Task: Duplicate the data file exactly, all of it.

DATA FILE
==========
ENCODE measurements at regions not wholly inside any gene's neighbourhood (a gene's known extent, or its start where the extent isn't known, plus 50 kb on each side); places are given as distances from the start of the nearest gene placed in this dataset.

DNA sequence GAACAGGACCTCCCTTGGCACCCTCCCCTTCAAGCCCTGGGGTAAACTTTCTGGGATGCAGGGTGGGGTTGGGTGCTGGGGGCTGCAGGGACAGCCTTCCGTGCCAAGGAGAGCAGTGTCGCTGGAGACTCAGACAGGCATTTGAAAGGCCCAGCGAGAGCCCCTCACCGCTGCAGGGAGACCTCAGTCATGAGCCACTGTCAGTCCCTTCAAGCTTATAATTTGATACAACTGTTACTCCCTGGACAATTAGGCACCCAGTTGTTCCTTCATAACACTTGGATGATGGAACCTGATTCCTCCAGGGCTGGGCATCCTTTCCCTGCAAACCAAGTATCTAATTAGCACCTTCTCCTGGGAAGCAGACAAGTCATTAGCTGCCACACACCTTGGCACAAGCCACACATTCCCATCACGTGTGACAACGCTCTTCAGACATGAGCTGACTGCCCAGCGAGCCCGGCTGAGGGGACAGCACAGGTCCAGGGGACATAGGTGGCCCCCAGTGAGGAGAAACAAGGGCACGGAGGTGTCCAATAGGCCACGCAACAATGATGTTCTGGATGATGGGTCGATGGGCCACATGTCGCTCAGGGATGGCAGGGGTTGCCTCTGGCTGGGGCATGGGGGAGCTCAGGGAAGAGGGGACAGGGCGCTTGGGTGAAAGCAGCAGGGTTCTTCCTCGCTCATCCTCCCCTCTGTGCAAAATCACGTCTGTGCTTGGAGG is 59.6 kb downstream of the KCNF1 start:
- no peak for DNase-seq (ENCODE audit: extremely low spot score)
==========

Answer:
ENCODE measurements at regions not wholly inside any gene's neighbourhood (a gene's known extent, or its start where the extent isn't known, plus 50 kb on each side); places are given as distances from the start of the nearest gene placed in this dataset.

DNA sequence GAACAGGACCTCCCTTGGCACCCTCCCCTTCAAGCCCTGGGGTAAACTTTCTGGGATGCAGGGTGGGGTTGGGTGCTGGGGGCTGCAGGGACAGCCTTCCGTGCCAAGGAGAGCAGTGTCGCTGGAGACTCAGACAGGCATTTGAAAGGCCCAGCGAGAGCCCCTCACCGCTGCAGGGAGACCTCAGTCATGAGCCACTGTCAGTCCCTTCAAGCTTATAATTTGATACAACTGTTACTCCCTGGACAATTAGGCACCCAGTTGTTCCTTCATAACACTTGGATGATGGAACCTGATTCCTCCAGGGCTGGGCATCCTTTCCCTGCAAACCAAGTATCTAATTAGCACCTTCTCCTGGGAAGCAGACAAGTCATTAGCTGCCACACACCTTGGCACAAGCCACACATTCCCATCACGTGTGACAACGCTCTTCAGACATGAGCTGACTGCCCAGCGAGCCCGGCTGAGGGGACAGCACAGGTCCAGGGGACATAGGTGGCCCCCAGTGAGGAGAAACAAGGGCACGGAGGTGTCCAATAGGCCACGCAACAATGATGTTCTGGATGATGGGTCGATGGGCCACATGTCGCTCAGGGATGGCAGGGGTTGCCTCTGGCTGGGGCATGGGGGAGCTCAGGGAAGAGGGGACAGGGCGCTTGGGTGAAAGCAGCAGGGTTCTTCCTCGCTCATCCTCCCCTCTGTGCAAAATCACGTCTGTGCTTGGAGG is 59.6 kb downstream of the KCNF1 start:
- no peak for DNase-seq (ENCODE audit: extremely low spot score)